“The Press will contain daily the local news of Middletown and adjoining places, and will be found to be full of life and energy,” the introduction reads. “Everything of interest will be noted in its columns, and all pertaining to a first class local sheet carries out. It already proves a good advertising medium for the merchants of Middletown. Remember the price is one cent and the paper within reach of all.”
The article states that the secret to the newspaper’s triumph, apart from King’s savvy, is that its publishers and editors sought to learn exactly what it was that Middletown and Middlesex County most needed and wanted to read.
“From the first to the last they have been Middletown, thinking in terms of the city and the county, even as they gradually urged improvements and boldly expressed abuses,” the article reads.
The Middletown Press continues today to “be Middletown.” Though the newspaper has faced many changes over the past century, particularly in the digital age, what keeps Middletown Press different from similar newspapers around Connecticut is its focus on the Middletown community.
“I try to keep it really local,” said Cassandra Day, Managing Editor for The Middletown Press. “Other newspapers have often structured their front page with a state story on top, and local stories less in focus, but I really try to keep it to mostly local stories. We’re trying to hold onto that local connection. Other papers like The Hartford Courant do this—I’m sometimes surprised to see even world news on their front pages.”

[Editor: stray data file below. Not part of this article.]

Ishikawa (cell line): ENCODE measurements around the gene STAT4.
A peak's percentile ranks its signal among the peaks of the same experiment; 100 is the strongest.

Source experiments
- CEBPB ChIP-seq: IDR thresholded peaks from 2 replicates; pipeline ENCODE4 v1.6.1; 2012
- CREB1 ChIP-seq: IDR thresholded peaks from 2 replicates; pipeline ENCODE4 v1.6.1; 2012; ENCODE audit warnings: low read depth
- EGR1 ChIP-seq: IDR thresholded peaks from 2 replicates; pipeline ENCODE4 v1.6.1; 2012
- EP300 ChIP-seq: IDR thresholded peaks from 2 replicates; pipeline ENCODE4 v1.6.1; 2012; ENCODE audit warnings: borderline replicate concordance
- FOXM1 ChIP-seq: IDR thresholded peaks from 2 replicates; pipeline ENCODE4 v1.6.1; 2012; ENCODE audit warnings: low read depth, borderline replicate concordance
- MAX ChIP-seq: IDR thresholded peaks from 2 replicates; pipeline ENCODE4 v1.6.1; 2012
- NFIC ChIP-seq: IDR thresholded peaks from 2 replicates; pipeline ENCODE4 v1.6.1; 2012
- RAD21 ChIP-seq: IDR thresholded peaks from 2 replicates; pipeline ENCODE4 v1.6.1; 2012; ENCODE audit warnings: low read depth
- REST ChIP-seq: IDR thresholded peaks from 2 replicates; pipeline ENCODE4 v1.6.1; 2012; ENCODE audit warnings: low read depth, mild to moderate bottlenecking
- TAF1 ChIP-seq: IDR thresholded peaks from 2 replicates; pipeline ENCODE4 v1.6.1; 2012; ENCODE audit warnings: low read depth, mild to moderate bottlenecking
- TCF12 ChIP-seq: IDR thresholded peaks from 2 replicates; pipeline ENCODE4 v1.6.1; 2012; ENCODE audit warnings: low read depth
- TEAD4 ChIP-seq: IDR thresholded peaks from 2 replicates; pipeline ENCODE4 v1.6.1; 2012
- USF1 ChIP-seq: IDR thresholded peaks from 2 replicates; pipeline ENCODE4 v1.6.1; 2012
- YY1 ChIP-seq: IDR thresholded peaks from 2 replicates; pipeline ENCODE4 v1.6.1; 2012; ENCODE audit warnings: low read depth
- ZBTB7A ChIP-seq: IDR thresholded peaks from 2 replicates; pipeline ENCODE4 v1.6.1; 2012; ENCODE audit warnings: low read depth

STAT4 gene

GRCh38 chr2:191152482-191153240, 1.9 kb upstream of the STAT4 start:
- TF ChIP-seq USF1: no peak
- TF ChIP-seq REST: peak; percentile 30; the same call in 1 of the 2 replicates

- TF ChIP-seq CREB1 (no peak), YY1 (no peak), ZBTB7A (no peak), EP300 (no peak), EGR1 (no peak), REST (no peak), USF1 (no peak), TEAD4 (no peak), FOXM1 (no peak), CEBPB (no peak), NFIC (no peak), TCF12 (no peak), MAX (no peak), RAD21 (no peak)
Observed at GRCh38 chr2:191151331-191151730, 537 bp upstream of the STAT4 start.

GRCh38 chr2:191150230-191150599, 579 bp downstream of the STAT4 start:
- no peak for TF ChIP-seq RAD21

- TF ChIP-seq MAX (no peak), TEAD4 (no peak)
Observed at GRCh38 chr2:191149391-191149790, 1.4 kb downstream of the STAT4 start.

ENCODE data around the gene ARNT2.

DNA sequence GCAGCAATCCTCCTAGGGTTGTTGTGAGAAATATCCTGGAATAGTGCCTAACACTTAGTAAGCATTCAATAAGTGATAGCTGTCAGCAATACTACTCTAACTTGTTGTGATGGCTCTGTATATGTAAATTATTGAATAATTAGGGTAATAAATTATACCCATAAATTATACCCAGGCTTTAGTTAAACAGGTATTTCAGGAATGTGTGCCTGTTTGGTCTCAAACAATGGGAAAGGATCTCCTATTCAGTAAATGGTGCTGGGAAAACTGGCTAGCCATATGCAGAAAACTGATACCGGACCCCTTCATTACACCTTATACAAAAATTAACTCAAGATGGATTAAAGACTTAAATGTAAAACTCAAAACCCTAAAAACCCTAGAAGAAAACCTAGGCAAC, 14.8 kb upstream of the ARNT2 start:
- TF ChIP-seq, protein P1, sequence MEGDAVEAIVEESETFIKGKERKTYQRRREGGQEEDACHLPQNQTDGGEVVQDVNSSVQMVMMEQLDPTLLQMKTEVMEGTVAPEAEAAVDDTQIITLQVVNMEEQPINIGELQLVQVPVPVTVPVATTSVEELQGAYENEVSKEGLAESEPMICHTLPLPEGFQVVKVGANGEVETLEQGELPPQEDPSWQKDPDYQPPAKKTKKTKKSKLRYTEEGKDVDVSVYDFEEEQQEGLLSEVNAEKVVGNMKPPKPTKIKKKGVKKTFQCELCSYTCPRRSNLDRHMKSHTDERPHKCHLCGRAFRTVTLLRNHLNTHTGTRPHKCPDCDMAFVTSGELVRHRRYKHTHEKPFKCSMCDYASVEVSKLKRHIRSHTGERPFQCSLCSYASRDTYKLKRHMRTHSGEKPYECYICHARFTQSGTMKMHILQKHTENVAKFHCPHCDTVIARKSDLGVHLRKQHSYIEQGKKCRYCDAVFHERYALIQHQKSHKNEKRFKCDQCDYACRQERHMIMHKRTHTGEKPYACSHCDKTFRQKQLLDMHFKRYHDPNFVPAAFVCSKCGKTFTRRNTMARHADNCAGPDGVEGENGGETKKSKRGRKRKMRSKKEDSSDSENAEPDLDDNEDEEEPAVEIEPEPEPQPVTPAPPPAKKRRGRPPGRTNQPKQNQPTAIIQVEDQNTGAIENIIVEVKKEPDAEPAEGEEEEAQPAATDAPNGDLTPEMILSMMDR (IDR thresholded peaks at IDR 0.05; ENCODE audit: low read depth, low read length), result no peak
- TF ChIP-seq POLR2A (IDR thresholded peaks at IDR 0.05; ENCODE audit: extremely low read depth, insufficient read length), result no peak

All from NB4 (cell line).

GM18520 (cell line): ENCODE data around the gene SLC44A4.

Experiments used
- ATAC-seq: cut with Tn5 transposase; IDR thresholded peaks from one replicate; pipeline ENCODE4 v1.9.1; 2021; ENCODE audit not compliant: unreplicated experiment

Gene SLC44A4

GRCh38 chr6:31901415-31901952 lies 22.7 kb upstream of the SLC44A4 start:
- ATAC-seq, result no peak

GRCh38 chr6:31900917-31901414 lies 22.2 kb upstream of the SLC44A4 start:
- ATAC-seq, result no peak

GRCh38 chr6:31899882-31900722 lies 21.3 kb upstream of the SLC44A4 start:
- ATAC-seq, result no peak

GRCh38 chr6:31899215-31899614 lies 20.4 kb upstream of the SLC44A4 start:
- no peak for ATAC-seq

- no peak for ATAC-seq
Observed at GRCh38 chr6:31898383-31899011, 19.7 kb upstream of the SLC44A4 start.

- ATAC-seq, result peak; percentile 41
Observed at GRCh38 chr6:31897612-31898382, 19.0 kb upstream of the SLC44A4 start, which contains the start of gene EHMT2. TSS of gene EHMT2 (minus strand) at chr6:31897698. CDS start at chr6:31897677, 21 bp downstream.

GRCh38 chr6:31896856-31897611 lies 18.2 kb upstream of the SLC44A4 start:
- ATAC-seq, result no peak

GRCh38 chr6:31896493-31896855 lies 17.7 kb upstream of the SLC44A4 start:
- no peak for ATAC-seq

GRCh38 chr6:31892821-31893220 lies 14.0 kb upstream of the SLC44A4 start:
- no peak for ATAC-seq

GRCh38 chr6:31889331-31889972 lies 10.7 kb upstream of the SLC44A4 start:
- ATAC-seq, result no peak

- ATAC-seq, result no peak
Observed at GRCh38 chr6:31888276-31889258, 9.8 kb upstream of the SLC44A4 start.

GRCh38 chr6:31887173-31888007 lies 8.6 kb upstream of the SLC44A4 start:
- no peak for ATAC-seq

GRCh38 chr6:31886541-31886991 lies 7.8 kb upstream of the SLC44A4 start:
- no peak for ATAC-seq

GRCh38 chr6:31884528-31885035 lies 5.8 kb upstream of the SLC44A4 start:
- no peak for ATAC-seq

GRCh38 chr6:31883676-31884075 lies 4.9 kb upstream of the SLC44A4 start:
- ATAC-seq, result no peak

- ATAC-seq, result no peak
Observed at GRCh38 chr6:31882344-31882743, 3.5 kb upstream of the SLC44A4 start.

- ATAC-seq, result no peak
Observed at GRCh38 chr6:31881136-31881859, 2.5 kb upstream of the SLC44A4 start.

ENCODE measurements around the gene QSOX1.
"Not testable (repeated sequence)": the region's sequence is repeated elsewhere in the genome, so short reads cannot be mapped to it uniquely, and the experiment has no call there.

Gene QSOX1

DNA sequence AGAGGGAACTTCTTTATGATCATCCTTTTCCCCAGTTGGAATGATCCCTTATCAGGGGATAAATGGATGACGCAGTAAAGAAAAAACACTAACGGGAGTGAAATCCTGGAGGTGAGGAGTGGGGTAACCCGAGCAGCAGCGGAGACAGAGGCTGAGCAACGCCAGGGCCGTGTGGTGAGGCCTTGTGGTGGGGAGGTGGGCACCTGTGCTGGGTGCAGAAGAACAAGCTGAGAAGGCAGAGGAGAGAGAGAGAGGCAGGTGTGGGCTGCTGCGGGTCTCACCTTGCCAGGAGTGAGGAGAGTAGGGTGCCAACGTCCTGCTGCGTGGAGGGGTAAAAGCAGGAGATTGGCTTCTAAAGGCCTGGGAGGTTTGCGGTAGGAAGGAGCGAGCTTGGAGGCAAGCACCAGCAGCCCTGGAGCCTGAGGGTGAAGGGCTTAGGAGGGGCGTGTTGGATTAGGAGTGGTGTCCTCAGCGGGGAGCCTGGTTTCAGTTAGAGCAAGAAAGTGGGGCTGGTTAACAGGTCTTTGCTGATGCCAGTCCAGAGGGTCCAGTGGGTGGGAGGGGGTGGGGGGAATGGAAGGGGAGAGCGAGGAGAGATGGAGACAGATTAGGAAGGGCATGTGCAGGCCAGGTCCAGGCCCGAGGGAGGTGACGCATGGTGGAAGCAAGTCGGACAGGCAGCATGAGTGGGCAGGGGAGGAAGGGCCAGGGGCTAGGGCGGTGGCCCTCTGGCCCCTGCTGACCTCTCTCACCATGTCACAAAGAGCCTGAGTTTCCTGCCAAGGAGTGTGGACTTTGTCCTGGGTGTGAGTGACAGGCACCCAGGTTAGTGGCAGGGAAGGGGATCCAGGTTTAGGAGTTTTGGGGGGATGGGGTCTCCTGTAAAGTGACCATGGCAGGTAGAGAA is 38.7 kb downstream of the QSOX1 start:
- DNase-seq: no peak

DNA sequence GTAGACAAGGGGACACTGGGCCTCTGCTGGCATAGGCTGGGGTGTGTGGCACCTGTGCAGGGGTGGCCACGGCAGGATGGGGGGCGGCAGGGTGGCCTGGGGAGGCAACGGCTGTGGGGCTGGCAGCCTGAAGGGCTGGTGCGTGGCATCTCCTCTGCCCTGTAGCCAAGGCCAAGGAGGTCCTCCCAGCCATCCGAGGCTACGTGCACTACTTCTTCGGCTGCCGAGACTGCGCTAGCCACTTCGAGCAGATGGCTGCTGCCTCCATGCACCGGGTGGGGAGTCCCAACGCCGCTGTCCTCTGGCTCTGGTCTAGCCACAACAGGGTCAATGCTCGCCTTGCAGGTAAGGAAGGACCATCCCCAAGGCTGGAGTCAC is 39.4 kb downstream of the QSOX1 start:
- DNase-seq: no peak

In the past, The Middletown Press has also kept Wesleyan, a significant part of the Middletown community, in focus. Though the newspaper used to highlight stories like President Taft coming to Wesleyan, times have changed in terms of how much access The Middletown Press has to stories on campus.
“I think when things happen—like when that girl unfortunately fell, or when people are attacked on campus—the people of Middletown really want to know about that,” Day said. “It’s difficult because the University adheres strictly to privacy. We used to have a reporter who was dedicated just to Wesleyan, which was a real luxury I would love to have again.”
As its online edition has grown, circulation of the print newspaper has gone down.
“I didn’t realize we had such a huge web presence,” Day said. “Web traffic is going up and up each day and it’s just phenomenal how many people are on the website compared to circulation. I think what people think of as The Middletown Press is really the newspaper itself. I could see us being entirely online someday, and possibly getting away from the print product. However, that would be up to even bigger people than our publisher. It would probably be up to the Northeast editor, beyond Connecticut.”
Despite the ever-changing parameters of journalism, The Middletown Press remains as loyal to the community today as it was in the late 19th century. Its continuous devotion to local news is what has kept it going, even despite the increasing accessibility of national and global news.